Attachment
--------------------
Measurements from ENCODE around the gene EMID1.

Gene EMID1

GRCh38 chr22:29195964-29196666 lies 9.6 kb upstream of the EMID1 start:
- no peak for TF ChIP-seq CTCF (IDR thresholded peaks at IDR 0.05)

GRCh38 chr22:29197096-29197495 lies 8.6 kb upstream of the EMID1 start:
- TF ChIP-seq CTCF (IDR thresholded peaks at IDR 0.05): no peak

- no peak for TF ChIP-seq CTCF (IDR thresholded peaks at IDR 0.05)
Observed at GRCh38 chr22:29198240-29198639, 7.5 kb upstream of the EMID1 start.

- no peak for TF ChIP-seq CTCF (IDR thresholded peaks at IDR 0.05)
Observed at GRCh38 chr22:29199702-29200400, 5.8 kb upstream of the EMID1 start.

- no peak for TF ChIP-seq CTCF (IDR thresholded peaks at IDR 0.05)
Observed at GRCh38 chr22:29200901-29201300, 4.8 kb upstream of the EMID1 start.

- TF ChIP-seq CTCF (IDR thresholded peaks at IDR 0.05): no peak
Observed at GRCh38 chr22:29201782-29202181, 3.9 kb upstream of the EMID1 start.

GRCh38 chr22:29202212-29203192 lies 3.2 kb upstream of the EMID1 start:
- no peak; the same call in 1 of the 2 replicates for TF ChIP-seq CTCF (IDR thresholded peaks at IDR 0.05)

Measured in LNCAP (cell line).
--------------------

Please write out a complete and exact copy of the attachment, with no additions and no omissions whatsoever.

Measurements from ENCODE around the gene EMID1.

Gene EMID1

GRCh38 chr22:29195964-29196666 lies 9.6 kb upstream of the EMID1 start:
- no peak for TF ChIP-seq CTCF (IDR thresholded peaks at IDR 0.05)

GRCh38 chr22:29197096-29197495 lies 8.6 kb upstream of the EMID1 start:
- TF ChIP-seq CTCF (IDR thresholded peaks at IDR 0.05): no peak

- no peak for TF ChIP-seq CTCF (IDR thresholded peaks at IDR 0.05)
Observed at GRCh38 chr22:29198240-29198639, 7.5 kb upstream of the EMID1 start.

- no peak for TF ChIP-seq CTCF (IDR thresholded peaks at IDR 0.05)
Observed at GRCh38 chr22:29199702-29200400, 5.8 kb upstream of the EMID1 start.

- no peak for TF ChIP-seq CTCF (IDR thresholded peaks at IDR 0.05)
Observed at GRCh38 chr22:29200901-29201300, 4.8 kb upstream of the EMID1 start.

- TF ChIP-seq CTCF (IDR thresholded peaks at IDR 0.05): no peak
Observed at GRCh38 chr22:29201782-29202181, 3.9 kb upstream of the EMID1 start.

GRCh38 chr22:29202212-29203192 lies 3.2 kb upstream of the EMID1 start:
- no peak; the same call in 1 of the 2 replicates for TF ChIP-seq CTCF (IDR thresholded peaks at IDR 0.05)

Measured in LNCAP (cell line).